Crews searching the collapsed condominium tower near Miami recovered an additional six bodies, bringing the death toll to 60, officials said on Thursday, one day after declaring there was no longer hope of finding anyone alive.
Miami-Dade County Mayor Daniella Levine Cava told a news conference that 80 people were still considered missing in the disaster, believed to have been inside the Champlain Towers South when it abruptly crumbled in the early hours of June 24.
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“My sister and my brother-in-law were – are – in that building right now,” said Martin Langesfeld, speaking at an impromptu memorial late Wednesday night a few hundred yards from the rubble, as the reality of vanquished hope set in.
Langesfeld, 23, said he still could not put his emotions into words. He looked bewildered that he would be there, standing before a pile of rubble, talking about his newly married sister, Nicole, buried underneath. How could this be?
“I want to truly say thank you,” Langesfeld said, looking into the eyes of the search and rescue team members standing a few feet away, whom he commended for putting their “blood, heart and souls” into trying to find his sister alive.
“We didn’t get the outcome we wanted,” he continued. “But we did become a family.”
Rescuers had spent two weeks digging through the rubble, searching in vain for any sign of life, Levine Cava said.
“They’ve used every possible strategy, and every possible technology available to them to find people in the rubble,” she said. “They’ve removed over 7 million pounds of concrete and debris from the mound. They’ve used sonar, cameras, dogs, heavy machinery. They’ve searched for void spaces and they’ve searched for victims. They ran into a building they were told could collapse, and they braved fire, smoke, torrential rain, and strong winds in the hopes of finding people alive.”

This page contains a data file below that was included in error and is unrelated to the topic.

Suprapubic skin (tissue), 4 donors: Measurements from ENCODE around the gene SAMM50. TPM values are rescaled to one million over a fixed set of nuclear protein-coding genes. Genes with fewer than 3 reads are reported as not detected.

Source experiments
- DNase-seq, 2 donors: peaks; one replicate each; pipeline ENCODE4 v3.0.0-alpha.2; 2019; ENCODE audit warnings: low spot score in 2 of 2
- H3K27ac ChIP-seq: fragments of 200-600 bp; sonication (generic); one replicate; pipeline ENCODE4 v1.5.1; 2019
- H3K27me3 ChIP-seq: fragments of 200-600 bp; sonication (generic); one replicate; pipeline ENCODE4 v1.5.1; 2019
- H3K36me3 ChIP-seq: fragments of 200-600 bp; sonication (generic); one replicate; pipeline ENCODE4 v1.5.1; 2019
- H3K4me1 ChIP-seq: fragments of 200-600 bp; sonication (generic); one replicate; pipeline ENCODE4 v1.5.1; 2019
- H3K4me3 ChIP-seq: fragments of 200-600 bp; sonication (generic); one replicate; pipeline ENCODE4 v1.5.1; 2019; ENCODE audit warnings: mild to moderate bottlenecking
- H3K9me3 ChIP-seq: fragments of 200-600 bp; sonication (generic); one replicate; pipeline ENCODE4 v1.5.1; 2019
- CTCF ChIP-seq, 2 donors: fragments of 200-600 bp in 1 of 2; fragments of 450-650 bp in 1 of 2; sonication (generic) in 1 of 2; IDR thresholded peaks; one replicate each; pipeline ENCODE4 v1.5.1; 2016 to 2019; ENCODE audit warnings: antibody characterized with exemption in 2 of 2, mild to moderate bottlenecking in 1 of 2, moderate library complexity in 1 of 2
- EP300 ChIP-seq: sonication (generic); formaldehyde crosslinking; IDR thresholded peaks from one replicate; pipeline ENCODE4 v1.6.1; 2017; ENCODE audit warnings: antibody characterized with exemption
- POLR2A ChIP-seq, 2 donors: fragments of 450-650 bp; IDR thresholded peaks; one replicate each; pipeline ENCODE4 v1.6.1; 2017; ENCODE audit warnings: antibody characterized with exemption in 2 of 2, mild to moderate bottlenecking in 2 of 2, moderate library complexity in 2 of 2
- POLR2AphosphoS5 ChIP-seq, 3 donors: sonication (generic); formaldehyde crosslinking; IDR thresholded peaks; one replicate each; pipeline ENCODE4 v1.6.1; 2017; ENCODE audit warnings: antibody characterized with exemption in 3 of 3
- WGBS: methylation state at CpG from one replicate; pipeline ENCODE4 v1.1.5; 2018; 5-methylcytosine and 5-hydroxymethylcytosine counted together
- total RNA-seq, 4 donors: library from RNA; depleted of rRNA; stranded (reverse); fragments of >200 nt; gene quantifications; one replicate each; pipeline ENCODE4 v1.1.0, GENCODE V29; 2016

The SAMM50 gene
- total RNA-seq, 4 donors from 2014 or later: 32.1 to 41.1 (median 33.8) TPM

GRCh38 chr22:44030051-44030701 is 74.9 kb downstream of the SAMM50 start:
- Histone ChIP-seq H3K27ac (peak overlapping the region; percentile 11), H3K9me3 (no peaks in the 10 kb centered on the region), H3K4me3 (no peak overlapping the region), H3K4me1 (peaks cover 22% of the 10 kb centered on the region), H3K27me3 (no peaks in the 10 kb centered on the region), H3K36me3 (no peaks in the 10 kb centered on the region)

Hours before the formal transition from rescue to recovery mission, those emergency workers joined local officials, rabbis and chaplains in a moment of silence.
An accordion player unseen on a nearby tennis court played Aaron Copland’s “Fanfare for the Common Man”, which was followed by a piccolo playing “The Battle Hymn of the Republic”. Firefighters from Ohio, Pennsylvania, New Jersey, the federal government and elsewhere were also present.
On a tall nearby fence, families and well-wishers had posted photos of the victims, supportive messages and flowers. Firefighters hung a banner atop the fence that read “Miami-Dade Fire Rescue Mourns With You.”
Officials pledged to continue the recovery efforts until they find the remains of every one of the missing.
Miami-Dade Assistant Fire Chief Raide Jadallah told families during a private briefing that crews would stop using rescue dogs and listening devices.
“Our sole responsibility at this point is to bring closure,” he said, as relatives cried in the background.
Miami-Dade Fire Rescue Chief Alan Cominsky said he expects the recovery effort will take several more weeks.
Hope of finding survivors was briefly rekindled after workers demolished the remainder of the building, allowing rescuers access to new areas of debris.
Some of those voids did exist, mostly in the basement and the parking garage, but no survivors emerged. Instead, teams recovered more than a dozen additional victims. Because the building fell in the early morning hours, many were found dead in their beds.
No one has been pulled out alive since the first hours after the 12-story building fell.
After initially hoping for miraculous rescues, families had slowly braced themselves for the news that their relatives did not survive.
“For some, what they’re telling us, it’s almost a sense of relief when they already know (that someone has died) and they can just start to put an end to that chapter and start to move on,” said Miami-Dade firefighter and paramedic Maggie Castro, who has updated families daily.